15 results in English
Upper Senegal and Niger
In preparation for the peace conference that was expected to follow World War I, in the spring of 1917 the British Foreign Office established a special section responsible for preparing background information for use by British delegates to the conference. Upper Senegal and Niger is Number 107 in a series of more than 160 studies produced by the section, most of which were published after the conclusion of the 1919 Paris Peace Conference. Upper Senegal and Niger was a French colony, established in 1904 as part of the Government-General of ...
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Macao
In preparation for the peace conference that was expected to follow World War I, in the spring of 1917 the British Foreign Office established a special section responsible for preparing background information for use by British delegates to the conference. Macaois Number 81 in a series of more than 160 studies produced by the section, most of which were published after the conclusion of the 1919 Paris Peace Conference. Macau was at that time a colony of Portugal, leased by China to the Portuguese as a trading port. The ...
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British and German New Guinea
This 1906 map of British New Guinea, German New Guinea (also known as Kaiser-Wilhelms-land), and the Bismarck Archipelago was produced by the Geographical Section of the General Staff of the War Office of Great Britain. Germany annexed the northern area of the island of New Guinea in 1884, together with islands of New Britain and New Ireland. The Germans renamed the former New Pomerania and the latter New Mecklenburg. Also shown is Bougainville Island, which Germany annexed in 1889. When World War I broke out in 1914, German New Guinea ...
Chile, 1816
This hand-colored map of 1816 shows most of Chile, from its northern border to approximately 44° South. Relief is shown by hachures. An inset map depicts Isola de Tierra, the easternmost of the Juan Fernández Islands, the archipelago in the Pacific Ocean that appears at the far western edge of the map. The map has two distance scales, Spanish geographical miles and British statute miles. Yellow is used to highlight the borders of the Viceroyalty of La Plata, an administrative unit of the Spanish Empire established in 1776 out of ...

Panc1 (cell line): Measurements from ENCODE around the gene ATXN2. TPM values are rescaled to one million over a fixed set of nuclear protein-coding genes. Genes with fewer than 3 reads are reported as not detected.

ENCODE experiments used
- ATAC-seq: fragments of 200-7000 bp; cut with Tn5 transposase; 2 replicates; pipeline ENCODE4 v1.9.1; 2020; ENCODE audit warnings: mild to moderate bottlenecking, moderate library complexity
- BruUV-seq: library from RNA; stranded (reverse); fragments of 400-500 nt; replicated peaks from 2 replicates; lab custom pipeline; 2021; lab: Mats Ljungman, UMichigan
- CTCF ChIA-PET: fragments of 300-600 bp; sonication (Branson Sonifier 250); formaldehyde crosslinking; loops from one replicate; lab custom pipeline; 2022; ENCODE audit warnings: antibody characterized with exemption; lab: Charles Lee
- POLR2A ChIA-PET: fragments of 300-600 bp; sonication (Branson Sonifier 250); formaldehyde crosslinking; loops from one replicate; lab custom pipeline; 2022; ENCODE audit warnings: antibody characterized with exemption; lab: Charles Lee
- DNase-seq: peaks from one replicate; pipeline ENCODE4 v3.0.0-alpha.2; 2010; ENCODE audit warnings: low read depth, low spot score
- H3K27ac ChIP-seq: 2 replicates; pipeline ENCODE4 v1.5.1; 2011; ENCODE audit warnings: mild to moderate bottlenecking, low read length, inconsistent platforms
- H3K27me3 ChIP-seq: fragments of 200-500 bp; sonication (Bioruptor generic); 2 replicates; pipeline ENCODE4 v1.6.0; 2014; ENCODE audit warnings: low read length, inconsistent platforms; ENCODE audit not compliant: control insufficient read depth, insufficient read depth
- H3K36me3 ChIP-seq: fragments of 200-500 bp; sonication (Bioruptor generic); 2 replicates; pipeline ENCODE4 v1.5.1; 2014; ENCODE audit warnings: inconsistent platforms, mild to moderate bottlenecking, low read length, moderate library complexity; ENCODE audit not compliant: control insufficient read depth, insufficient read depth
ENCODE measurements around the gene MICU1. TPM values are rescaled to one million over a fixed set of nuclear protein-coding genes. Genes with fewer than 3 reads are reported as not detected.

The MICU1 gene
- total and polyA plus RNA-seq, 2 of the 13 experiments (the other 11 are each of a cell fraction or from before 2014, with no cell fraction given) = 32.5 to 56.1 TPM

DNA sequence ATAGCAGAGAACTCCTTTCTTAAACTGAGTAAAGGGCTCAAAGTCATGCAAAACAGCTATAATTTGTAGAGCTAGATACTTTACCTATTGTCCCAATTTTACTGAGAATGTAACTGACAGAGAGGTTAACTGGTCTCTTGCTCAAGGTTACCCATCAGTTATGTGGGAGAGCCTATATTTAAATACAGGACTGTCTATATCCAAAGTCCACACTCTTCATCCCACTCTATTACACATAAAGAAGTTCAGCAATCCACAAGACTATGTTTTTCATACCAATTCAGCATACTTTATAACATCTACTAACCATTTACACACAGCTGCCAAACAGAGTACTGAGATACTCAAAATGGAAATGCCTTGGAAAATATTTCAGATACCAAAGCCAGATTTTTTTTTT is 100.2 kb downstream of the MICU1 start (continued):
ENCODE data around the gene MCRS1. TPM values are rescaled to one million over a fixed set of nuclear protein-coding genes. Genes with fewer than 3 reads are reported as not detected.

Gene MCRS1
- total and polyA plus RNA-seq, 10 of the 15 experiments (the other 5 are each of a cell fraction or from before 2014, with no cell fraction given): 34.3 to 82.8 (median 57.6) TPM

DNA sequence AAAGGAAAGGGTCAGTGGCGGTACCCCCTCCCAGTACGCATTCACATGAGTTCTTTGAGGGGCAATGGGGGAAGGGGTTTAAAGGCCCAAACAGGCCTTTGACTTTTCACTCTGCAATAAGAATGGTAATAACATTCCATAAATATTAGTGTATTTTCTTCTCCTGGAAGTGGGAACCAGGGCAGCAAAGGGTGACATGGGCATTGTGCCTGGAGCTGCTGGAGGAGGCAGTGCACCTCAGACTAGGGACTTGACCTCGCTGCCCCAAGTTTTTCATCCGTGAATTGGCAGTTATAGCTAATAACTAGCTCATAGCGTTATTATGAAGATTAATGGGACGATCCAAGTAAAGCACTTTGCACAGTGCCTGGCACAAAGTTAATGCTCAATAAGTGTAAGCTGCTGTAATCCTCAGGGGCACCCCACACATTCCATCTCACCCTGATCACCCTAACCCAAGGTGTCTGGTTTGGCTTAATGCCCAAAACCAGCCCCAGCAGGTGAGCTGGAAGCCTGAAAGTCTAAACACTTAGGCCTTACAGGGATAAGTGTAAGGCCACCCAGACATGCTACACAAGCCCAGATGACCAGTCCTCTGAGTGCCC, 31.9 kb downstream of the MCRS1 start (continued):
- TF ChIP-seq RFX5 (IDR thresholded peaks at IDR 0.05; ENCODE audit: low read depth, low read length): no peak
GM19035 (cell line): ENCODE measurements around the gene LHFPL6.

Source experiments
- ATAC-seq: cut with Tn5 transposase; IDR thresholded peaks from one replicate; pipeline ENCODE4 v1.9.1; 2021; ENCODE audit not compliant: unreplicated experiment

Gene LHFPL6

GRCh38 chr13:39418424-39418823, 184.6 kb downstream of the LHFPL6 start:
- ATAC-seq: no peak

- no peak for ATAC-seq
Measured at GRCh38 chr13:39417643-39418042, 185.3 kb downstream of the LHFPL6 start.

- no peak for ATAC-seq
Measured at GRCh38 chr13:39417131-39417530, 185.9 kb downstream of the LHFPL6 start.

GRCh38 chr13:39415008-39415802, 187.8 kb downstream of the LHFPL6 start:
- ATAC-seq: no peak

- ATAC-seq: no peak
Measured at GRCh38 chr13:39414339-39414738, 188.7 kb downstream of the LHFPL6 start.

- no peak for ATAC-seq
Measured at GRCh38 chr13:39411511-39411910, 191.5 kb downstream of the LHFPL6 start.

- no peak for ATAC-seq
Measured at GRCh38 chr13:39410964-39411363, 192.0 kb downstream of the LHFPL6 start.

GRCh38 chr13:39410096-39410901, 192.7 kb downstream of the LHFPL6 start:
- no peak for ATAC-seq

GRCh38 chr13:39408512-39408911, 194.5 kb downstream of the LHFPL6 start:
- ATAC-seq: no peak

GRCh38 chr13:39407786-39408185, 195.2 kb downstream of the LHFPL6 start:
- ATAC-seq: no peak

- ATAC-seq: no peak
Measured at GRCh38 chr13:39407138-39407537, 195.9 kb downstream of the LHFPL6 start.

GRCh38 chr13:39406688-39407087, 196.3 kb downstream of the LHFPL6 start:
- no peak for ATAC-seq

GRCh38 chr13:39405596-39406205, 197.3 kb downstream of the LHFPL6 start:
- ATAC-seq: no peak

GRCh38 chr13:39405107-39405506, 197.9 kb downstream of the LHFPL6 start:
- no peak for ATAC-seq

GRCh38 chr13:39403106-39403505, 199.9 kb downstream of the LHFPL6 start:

The Province of Tierra Firme and the New Kingdom of Granada and Popayán
This map of 1631 by Willem Janszoon Blaeu (1571–1638) shows Central America and the northwestern part of South America, including all or parts of Colombia, Ecuador, and Venezuela. A Dutch text on the reverse of the map explains the geography of the regions depicted, which encompassed the Spanish viceroyalty of New Granada and the province of Popayán, which took its name from the colonial city located at the foot of Volcán Puracé in the Cordillera Central of the Andes. The map shows rivers and other geographic features, along with ...
Comparative View of the Extent and Population of the Colonial Possessions of Great Britain and Other Powers
This map shows the extent of the British and the other European empires at the time it was published, in 1829. Different colors are used to indicate the colonial possessions of Great Britain, France, Spain, Portugal, the Netherlands, Denmark, and Sweden. A table at the bottom lists all of the possessions of these seven powers, their size in square miles, populations, and exports to and imports from their respective mother countries (in pounds sterling). Britain’s overall trade with its colonies was roughly in balance, but this was the result ...
The Course of the Mississippi River, According to the Most Modern Accounts
Le cours du fleuve Missisipi (The course of the Mississippi River) shows the extensive course and watershed of the Mississippi River as well as eastern parts of North America, according to the latest geographical information available in the mid-1730s. The map highlights broad stretches of eastern North America from Hudson Bay to the Gulf of Mexico, and from the mouth of the Saint Lawrence River to the Mississippi Delta. The map identifies New France, New England, and New Spain. It gives the names of lakes, rivers, and other points of ...
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An Accurate Map of North and South Carolina, with Their Indian Frontier
This hand-colored map of the Carolinas dating from 1775 is known as the “Mouzon map.” Henry Mouzon (circa 1741–circa 1807), mapmaker and civil engineer of Saint Stephen’s Parish, was appointed by Governor Lord Charles Greville Montague to survey South Carolina in 1771. Mouzon’s map is more detailed and accurate than any previous map of the Carolinas. Extending from the Atlantic Ocean westward to the Appalachian Mountains, the map was based on James Cook’s 1773 map of South Carolina and John Collet’s 1770 map of North ...